Well, luckily, and somewhat obviously, no. Life experiences and environment also matter. One sad example of how early environments affect children can be found in the work of American psychologist J. McVicker Hunt in a destitute Iranian orphanage in the 1970s. Conditions were really, really bad; infants received minimal care, and whatever attention they did get was on a routine schedule, never in response to whether they were cooing or crying or anything else. Basically, they were being raised with no cause and effect between their behaviors and the responses of their caregivers, and as a result, they didn't learn how to communicate. With no stimulation or social response, the kids were just kind of passive, vacant lumps. Deprivation was essentially trumping any inborn intelligence. So, Hunt started a program. He trained caregivers to actually talk to infants, to teach them how to mimic sounds and actions, and eventually, sounds and words from their language. The results were tremendous. The kids started to learn really quickly, and basically just came alive. While it's an extreme example, Hunt's research showed how malleable early childhood intelligence can be, especially in disadvantaged and stressful conditions. So you can see that environment and heredity interact to affect intelligence, and that some tricky implications can come out of that conclusion. But that's hardly the only controversy when it comes to how we view and measure intelligence.
There have been some sensational headline-courting studies of genetic and social influences that have suggested that fundamental differences in intelligence may exist between genders and races, but many of these studies are tangled up in questions of how potential testing bias may affect performance. Basically, if a test inadvertently measures differences caused by cultural experiences or social factors instead of what we might call "innate intelligence", then you might say that the test is biased.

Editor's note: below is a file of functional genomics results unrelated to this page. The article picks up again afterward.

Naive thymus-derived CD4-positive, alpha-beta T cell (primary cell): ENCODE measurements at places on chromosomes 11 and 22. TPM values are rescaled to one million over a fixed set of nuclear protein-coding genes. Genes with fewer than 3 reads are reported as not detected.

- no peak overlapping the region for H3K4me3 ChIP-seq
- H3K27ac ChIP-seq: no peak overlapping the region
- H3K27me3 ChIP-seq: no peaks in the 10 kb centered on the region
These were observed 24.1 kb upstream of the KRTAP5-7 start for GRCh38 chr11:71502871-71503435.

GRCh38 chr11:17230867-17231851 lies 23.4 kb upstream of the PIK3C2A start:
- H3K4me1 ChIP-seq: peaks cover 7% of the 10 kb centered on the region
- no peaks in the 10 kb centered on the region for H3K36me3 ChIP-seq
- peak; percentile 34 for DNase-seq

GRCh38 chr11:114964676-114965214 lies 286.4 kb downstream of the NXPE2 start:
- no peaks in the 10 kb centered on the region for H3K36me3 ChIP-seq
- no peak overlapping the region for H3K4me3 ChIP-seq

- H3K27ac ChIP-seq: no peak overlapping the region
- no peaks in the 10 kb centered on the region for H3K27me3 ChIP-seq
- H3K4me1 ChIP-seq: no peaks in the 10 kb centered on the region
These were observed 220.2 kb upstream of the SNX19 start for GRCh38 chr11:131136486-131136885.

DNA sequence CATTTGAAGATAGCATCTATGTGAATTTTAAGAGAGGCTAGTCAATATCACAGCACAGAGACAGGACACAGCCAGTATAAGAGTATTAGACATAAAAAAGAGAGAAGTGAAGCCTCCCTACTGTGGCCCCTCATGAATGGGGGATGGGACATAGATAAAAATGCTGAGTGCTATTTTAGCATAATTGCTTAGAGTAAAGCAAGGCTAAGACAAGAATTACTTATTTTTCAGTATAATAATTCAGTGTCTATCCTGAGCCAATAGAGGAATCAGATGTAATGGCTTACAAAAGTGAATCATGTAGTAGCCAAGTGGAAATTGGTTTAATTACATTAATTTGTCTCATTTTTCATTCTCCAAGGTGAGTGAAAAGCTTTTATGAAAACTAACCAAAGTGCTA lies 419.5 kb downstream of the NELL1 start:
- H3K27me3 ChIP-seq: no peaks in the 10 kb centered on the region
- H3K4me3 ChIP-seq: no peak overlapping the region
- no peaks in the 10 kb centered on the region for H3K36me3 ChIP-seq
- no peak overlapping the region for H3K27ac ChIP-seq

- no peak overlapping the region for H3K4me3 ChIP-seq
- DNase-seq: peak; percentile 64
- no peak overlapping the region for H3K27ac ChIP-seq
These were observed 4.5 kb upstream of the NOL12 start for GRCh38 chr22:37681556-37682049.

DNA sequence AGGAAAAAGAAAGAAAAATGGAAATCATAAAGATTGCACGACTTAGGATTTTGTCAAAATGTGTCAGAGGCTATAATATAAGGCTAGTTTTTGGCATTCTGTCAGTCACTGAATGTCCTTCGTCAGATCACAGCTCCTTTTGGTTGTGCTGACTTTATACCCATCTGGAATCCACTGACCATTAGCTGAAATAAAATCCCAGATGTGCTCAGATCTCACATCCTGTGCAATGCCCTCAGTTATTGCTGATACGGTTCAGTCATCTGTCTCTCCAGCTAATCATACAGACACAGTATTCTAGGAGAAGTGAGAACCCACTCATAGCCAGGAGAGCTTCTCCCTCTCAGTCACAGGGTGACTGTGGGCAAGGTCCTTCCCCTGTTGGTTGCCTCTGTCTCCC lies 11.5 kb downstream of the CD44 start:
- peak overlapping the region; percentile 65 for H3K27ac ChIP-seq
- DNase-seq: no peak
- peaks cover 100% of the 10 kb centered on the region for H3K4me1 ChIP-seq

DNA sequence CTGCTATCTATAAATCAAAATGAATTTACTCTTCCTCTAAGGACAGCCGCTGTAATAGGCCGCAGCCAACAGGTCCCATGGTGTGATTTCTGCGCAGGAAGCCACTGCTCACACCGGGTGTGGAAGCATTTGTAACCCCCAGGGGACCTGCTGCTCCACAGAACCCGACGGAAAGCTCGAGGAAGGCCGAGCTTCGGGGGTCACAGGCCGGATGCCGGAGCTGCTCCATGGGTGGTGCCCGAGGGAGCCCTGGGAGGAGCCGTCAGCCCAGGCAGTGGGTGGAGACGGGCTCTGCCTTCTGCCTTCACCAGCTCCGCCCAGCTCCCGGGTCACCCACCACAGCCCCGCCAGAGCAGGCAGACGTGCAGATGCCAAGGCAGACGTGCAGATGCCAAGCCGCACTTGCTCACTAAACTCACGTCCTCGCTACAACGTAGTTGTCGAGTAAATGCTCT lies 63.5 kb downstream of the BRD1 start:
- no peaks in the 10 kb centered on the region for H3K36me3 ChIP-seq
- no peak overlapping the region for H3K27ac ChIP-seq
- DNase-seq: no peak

Extreme example: in the past, immigrants to the US were classified as "feeble minded" if they couldn't answer distinctly American questions, like "Who was the first American president?" or "What's a milkshake?". Today, concerns about bias focuses on differences among members of the same general culture. Say, a poor, rural kid who might be plenty smart, but will test low if questions involve urban, upper-class concepts like taking taxis and drinking tea out of china cups or the rules of tennis. 
So the questions themselves can skew performance results, but who administers the test can also affect outcomes. Women tend to do better with a fellow female administrator, and African Americans often score higher if their test is given by an African American instructor. And the risk of bias may even fall to the test-takers' own expectations. For example, many studies have found that if you give a math test to equally capable men and women, but just before starting, you tell the subjects that women usually score lower than men, you actually negatively affect the women's performance. This self-fulfilling concern that you might mess up and inadvertently fulfill some negative stereotype is called stereotype threat. It was first described by social psychologist Claude Steele and Joshua Aronson, and it's been demonstrated frequently across a whole host of interesting studies.
Now, we've only scratched the surface of this mess that is intelligence testing. An important thing to remember next time you ace or bomb a test is that you are far more complicated and nuanced than any test score. Don't let a number puff you up or drag you down, and don't let it define you. We all have room for self-improvement. We are all full of infinite surprising potential. Ah, and answers to the questions I asked earlier: A piano is a musical instrument played using a keyboard, banana is the least similar to the others, juice is to class as hand is to glove, the number two does not belong in the series, and Bernice began with twenty-three jellybeans.
Today, your intelligent mind learned how we currently use WAIS and WISC tests to measure intelligence, and how important it is that a test be standardized, reliable, and valid. We also looked at how genetics, environment, testing bias, and stereotype threat can affect IQ test performance. Thank you for watching, especially to all of our Subbable subscribers who make Crash Course possible. To find out how you can become a supporter, just go to
This episode was written by Kathleen Yale, edited by Blake de Pastino, and our consultant is Dr. Ranjit Bhagwat. Our director and editor is Nicholas Jenkins, the script supervisor is Michael Aranda, who is also our sound designer, and the graphics team is Thought Café.